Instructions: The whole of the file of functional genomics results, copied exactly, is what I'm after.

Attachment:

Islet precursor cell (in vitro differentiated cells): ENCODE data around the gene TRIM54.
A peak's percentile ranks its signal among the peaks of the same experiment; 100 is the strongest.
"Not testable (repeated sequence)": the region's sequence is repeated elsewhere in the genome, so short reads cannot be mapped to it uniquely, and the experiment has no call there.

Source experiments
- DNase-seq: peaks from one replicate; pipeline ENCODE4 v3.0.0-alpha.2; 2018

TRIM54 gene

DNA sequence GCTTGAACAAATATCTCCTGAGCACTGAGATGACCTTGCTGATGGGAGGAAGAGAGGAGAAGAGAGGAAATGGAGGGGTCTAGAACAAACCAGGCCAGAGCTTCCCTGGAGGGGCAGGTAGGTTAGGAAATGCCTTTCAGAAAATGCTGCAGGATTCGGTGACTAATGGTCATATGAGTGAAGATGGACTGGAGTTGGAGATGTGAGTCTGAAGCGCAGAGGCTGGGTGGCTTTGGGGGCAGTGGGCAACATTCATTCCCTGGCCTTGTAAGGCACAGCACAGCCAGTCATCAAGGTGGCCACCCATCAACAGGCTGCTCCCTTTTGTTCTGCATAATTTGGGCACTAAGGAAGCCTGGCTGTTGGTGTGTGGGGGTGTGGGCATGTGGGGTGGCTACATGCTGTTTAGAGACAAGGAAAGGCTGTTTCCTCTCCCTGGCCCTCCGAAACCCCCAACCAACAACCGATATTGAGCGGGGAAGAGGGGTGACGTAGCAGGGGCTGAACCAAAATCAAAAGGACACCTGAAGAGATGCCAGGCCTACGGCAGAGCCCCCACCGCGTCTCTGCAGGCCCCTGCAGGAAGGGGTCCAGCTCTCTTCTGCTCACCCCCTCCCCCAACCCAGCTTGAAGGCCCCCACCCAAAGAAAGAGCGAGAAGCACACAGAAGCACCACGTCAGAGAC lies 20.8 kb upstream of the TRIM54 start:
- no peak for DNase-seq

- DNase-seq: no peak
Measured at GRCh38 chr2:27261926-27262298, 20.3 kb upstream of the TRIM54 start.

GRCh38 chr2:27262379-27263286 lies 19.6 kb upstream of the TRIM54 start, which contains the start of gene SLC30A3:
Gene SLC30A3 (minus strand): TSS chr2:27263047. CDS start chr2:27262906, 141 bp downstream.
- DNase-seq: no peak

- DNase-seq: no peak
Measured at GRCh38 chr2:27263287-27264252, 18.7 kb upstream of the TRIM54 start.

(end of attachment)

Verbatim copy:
Islet precursor cell (in vitro differentiated cells): ENCODE data around the gene TRIM54.
A peak's percentile ranks its signal among the peaks of the same experiment; 100 is the strongest.
"Not testable (repeated sequence)": the region's sequence is repeated elsewhere in the genome, so short reads cannot be mapped to it uniquely, and the experiment has no call there.

Source experiments
- DNase-seq: peaks from one replicate; pipeline ENCODE4 v3.0.0-alpha.2; 2018

TRIM54 gene

DNA sequence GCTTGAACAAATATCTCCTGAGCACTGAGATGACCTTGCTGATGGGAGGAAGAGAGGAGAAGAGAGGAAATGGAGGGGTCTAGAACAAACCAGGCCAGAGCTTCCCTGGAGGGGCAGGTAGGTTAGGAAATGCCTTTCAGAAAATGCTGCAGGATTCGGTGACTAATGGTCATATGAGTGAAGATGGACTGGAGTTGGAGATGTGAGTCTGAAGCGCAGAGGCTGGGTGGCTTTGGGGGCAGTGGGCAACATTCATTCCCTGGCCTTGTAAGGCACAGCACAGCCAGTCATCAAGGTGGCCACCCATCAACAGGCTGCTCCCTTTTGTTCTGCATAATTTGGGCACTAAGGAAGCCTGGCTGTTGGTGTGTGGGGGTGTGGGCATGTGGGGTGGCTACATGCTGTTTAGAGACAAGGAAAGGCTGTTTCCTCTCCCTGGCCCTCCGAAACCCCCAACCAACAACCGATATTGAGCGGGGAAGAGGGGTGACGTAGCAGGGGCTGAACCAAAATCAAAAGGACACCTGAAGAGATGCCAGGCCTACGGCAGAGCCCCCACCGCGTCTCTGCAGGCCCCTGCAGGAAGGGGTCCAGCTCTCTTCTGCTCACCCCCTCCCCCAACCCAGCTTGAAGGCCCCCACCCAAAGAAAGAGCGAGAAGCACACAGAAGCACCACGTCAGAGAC lies 20.8 kb upstream of the TRIM54 start:
- no peak for DNase-seq

- DNase-seq: no peak
Measured at GRCh38 chr2:27261926-27262298, 20.3 kb upstream of the TRIM54 start.

GRCh38 chr2:27262379-27263286 lies 19.6 kb upstream of the TRIM54 start, which contains the start of gene SLC30A3:
Gene SLC30A3 (minus strand): TSS chr2:27263047. CDS start chr2:27262906, 141 bp downstream.
- DNase-seq: no peak

- DNase-seq: no peak
Measured at GRCh38 chr2:27263287-27264252, 18.7 kb upstream of the TRIM54 start.